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What Is PCB Relay ?

Plenty of circuit processes happen in a specific printed circuit board. It can range from transmission and reception of data, electricity transmission, to communication, etc., based on the type of printed circuit board. Therefore, as a PCB designer or enthusiast, it helps to understand the different PCBs and the PCB relay activities in a circuit. You will not only develop an appropriate PCB for the intended device but ensure that circuit.

Printed Circuit Board Relays

What do you picture with athletics relay activity? Well, relays in circuit boards imply an electrically ran switch, which proves crucial in the proper functioning of PCBs and devices. PCB relay circuits can include a diverse range from reed and electromagnetic to hybrid, thermal, and solid-state relays. A typical DC or AC electromagnetic relay comprises an electromagnet, which receives and converts the electrical signal into the mechanically inclined action of closing and opening the circuit. Besides this, a relay circuit board will typically include an armature, coil, and contacts.

The electromagnetic PCB relay works by applying an electromagnetic field when power gets applied to the coil, subsequently causing the movement of the armature and making the contacts either close or open. PCB relays get classified by construction, mounting type, or function. Consequently, you will get examples of relays such as PCB mount relay, PCB relay 12v, etc.

If you want to buy printed circuit board relays or want to inquire about them, do not look beyond us at RayMing PCB and Assembly Company. You will get incredibly useful information on PCB relays and details on how to order them at a cost-effective price. Further, you can also get information on printed circuit boards.  

Crucial Details about PCB Relays

relay circuit board
  • Design and components of PCB relay. If you want to make a PCB relay, it becomes vital to remove the relay’s PVC or plastic case using your screwdriver. It will allow you to view the relay parts (spring, armature, coil and contacts, and yoke).  A PCB relay circuit requires the perfect relay and a seamless mounting process to ensure efficient functioning. Because of this, you have to hinge the armature on the yoke and link it mechanically to a single or more moving contact. The relay gets held snugly by a spring, creating an air gap within the magnetic circuit when the relay gets de-energized. Consequently, a set or two of contacts within the relay get closed while the other gets open. However, other relays might have fewer or more contact sets based on their utility.  It also possesses a wire connection between the yoke and the armature, ensuring circuit continuity between the PCB’s moving contacts of the circuit track and armature through the yoke. The relay gets soldered on the printed circuit board.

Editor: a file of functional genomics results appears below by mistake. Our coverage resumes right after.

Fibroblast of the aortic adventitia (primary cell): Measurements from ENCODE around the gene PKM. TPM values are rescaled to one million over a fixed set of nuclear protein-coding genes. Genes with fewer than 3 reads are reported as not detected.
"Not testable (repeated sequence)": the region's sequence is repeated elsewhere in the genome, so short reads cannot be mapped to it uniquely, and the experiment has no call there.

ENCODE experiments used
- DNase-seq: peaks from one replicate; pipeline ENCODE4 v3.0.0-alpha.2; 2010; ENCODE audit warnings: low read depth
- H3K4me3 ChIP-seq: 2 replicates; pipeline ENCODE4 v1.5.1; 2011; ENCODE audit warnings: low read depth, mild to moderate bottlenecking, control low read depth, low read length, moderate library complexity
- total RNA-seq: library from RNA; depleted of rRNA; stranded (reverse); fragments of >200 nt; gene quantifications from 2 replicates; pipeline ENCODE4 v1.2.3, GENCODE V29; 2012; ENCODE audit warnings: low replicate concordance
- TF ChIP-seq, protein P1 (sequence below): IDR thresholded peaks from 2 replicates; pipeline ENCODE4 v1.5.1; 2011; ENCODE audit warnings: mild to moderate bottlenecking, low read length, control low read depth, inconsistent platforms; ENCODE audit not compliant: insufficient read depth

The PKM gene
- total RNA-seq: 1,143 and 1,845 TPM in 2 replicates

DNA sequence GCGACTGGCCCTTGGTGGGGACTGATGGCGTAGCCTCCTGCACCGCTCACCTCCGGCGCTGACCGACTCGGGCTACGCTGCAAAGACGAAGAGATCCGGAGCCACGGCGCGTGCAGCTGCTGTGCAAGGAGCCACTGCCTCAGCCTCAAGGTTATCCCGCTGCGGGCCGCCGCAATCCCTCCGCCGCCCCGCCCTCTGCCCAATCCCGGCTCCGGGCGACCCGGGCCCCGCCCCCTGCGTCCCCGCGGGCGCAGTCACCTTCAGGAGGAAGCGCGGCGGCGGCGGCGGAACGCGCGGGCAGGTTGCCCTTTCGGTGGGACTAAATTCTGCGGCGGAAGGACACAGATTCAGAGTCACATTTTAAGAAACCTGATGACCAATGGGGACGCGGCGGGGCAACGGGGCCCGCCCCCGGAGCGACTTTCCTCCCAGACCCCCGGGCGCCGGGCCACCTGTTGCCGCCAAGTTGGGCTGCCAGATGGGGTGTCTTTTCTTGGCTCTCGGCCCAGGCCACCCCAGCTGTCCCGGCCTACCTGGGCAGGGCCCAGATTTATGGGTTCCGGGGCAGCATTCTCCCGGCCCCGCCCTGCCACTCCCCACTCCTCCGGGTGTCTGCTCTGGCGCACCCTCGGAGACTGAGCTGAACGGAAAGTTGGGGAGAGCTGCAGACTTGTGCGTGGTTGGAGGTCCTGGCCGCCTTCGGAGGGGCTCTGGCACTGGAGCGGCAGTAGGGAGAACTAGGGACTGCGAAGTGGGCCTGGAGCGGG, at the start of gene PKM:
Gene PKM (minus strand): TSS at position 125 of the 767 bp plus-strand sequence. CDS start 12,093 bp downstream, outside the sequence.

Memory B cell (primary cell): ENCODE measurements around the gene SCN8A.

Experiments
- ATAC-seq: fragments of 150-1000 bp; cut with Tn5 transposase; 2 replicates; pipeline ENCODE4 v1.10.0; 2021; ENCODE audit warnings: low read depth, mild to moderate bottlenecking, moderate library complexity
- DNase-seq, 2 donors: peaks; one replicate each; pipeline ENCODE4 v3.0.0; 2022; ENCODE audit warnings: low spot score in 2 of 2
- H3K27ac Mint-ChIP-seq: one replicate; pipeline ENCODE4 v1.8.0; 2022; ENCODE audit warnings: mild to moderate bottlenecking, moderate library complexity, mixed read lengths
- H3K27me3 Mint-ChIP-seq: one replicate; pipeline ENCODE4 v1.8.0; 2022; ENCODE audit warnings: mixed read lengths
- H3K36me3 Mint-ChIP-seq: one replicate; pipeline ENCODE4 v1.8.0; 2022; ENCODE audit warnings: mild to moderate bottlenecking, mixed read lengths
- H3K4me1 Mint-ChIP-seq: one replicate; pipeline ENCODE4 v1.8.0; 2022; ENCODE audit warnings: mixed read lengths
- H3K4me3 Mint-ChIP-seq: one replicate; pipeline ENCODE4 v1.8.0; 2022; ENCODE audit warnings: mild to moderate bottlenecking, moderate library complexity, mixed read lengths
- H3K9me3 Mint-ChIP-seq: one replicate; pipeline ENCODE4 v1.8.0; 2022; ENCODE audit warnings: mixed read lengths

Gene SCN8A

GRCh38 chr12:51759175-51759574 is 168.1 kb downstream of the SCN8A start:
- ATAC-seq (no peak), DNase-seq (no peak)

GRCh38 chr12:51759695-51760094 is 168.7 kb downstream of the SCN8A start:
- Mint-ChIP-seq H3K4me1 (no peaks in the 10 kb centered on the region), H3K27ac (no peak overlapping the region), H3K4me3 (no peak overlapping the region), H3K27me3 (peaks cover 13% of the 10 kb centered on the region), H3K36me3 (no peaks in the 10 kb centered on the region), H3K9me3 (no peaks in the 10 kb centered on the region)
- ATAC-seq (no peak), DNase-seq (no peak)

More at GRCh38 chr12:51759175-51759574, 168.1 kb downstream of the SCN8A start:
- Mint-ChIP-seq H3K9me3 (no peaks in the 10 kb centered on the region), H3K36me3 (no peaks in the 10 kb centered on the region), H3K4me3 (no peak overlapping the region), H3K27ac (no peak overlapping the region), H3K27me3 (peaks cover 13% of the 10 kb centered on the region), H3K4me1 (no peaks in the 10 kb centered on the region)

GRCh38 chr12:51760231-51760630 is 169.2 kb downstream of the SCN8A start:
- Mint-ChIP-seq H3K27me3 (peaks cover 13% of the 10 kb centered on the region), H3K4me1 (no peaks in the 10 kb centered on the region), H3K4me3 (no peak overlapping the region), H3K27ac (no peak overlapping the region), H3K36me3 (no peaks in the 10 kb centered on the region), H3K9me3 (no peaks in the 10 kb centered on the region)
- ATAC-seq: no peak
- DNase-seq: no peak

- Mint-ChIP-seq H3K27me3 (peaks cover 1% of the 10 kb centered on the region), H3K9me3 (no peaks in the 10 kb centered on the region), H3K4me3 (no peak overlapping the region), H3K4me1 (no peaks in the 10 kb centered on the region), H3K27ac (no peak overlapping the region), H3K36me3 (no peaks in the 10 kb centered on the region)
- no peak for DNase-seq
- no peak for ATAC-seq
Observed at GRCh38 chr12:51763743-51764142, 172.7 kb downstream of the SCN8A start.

• How a relay works
  • As earlier stipulated, the de-energizing of the relay, the magnetic circuit forms an air gap, forcing the two contact sets to close while the other remains open. However, it becomes crucial to note that other relays may have fewer or more contact sets based on their utility. The relay often works through the application of electric current that, when passed through the relay’s coil, generates a magnetic field. It activates the relay’s armature, which breaks or makes a connection with a static contact. Whenever the de-energization of the relay occurs when the contacts are closed, then this movement opens the contacts instead, and the connection breaks. The opposite happens when the situation gets reversed.